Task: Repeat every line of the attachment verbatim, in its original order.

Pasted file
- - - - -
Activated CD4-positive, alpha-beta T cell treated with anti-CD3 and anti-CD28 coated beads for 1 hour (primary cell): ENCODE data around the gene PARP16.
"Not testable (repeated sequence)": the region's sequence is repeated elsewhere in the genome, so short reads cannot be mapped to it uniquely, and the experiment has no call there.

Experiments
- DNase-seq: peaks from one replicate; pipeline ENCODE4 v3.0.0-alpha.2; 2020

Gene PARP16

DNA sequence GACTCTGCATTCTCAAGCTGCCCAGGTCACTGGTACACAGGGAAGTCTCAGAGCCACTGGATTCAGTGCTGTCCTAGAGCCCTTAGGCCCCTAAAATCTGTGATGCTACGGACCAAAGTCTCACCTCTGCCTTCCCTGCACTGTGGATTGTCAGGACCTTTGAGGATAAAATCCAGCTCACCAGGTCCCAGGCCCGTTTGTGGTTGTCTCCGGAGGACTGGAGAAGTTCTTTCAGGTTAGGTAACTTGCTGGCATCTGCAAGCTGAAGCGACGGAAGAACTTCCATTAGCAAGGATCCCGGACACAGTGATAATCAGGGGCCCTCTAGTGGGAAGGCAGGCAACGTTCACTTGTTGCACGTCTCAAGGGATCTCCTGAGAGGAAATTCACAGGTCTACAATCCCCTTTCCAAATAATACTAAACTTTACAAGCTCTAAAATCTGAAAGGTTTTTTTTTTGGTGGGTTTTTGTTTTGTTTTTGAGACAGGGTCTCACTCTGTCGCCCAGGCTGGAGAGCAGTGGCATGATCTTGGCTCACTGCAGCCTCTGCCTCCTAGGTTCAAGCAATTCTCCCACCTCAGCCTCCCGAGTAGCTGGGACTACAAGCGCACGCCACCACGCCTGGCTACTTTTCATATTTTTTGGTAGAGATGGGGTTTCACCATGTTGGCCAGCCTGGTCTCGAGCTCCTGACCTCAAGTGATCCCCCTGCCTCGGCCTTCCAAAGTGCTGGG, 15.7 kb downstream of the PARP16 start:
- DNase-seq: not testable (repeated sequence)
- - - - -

Activated CD4-positive, alpha-beta T cell treated with anti-CD3 and anti-CD28 coated beads for 1 hour (primary cell): ENCODE data around the gene PARP16.
"Not testable (repeated sequence)": the region's sequence is repeated elsewhere in the genome, so short reads cannot be mapped to it uniquely, and the experiment has no call there.

Experiments
- DNase-seq: peaks from one replicate; pipeline ENCODE4 v3.0.0-alpha.2; 2020

Gene PARP16

DNA sequence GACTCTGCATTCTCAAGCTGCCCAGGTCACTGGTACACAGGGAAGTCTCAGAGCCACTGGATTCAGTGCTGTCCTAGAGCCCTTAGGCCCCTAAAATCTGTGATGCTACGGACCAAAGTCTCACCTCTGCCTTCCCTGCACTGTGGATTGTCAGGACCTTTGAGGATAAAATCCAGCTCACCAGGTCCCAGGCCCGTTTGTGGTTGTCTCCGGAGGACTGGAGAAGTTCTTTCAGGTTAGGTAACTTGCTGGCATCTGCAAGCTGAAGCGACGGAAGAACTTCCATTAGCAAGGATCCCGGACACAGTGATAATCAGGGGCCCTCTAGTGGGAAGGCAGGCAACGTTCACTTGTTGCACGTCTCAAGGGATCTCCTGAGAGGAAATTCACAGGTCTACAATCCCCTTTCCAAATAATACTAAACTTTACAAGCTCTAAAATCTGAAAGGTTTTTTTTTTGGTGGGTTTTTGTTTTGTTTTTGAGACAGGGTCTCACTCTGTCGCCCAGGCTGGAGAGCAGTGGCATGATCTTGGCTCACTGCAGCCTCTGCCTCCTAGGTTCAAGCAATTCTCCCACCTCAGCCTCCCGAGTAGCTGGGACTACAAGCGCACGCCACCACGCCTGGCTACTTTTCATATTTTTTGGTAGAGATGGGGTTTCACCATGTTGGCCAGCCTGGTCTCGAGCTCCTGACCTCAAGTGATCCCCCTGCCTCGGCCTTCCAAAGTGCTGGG, 15.7 kb downstream of the PARP16 start:
- DNase-seq: not testable (repeated sequence)